Walt Disney’s seven-part paean to classical music, Fantasia, opened in 1940 to calamitous box office. While reviews were mixed, few cartoon features have been as galvanizingly influential over Pop art and high art. This audiovisual smorgasbord animates eight basic repertory pieces—including The Rite of Spring—with fanciful stories, picturesque scenes, and abstract designs. On the high side, it gave American audiences their first chance to experience The Nutcracker as intoxicating dance. Decades later, after a smash 1969 re-release as a “trip” movie, it catalyzed a new genre: the classical-music video.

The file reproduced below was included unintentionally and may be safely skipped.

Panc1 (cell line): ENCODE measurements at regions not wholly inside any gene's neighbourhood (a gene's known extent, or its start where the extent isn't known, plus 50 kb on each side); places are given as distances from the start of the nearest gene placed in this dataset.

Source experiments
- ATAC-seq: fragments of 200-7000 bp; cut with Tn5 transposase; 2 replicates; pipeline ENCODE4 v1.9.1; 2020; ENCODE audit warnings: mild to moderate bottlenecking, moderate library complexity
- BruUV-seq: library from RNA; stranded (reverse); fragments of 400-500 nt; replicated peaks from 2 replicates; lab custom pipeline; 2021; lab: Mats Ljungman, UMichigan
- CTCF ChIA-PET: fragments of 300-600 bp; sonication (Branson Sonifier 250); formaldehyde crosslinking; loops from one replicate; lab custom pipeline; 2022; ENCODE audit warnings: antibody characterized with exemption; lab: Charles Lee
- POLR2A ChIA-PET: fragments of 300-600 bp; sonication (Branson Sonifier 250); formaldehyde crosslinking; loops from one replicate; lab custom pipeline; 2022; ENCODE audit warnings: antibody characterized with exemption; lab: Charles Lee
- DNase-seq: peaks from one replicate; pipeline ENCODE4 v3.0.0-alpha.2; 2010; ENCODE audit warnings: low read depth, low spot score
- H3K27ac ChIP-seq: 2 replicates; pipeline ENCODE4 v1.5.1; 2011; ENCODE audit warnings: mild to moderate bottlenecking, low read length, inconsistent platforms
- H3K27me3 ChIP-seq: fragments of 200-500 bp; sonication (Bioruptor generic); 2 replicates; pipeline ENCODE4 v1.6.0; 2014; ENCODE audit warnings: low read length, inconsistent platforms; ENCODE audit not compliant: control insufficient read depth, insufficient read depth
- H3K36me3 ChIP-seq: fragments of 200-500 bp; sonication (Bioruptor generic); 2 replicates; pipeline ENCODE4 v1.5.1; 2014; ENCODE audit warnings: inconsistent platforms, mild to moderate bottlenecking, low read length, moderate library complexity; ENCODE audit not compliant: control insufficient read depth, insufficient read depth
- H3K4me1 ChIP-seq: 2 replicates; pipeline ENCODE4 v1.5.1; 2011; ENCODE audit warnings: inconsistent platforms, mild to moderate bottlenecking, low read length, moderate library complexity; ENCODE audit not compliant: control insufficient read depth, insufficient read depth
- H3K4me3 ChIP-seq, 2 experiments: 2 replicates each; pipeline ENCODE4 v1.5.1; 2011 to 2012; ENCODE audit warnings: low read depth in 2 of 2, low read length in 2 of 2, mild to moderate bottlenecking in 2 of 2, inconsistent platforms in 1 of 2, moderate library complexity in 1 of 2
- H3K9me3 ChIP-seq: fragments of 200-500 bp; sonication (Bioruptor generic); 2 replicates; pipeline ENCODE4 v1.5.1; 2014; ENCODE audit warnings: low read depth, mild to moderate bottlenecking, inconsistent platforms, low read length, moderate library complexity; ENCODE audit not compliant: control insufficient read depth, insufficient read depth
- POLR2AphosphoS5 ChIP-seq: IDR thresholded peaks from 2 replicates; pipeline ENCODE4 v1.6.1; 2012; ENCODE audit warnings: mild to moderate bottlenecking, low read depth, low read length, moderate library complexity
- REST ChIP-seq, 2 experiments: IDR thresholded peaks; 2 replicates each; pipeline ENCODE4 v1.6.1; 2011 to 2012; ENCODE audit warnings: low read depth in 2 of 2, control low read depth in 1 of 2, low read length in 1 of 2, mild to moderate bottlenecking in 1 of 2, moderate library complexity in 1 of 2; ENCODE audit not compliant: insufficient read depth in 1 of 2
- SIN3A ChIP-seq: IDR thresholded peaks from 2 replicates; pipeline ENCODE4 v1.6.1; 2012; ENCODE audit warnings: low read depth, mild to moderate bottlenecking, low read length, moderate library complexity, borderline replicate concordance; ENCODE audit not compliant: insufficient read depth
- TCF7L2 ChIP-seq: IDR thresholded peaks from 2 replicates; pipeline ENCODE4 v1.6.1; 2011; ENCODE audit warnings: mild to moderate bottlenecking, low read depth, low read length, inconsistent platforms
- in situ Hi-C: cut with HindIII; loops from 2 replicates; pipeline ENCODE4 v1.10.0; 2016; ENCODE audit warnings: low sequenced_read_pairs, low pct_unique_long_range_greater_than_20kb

On the Pop side, Fantasia’s version of The Sorcerer’s Apprentice reshaped Mickey Mouse into a Chaplin-esque figure with expressive eyes, a pinkish face, and a pear-shaped body. The T. rex and gentler dinosaurs from its Rite of Spring re-emerged in Steven Spielberg’s The Land Before Time and Jurassic Park series; and the movie’s demon-topped Bald Mountain from Night on Bald Mountain evolved into Devils Tower in Spielberg’s Close Encounters of the Third Kind. Spielberg even found an inspirational moment in the saccharine Olympus that Disney envisioned for Beethoven’s Pastoral Symphony.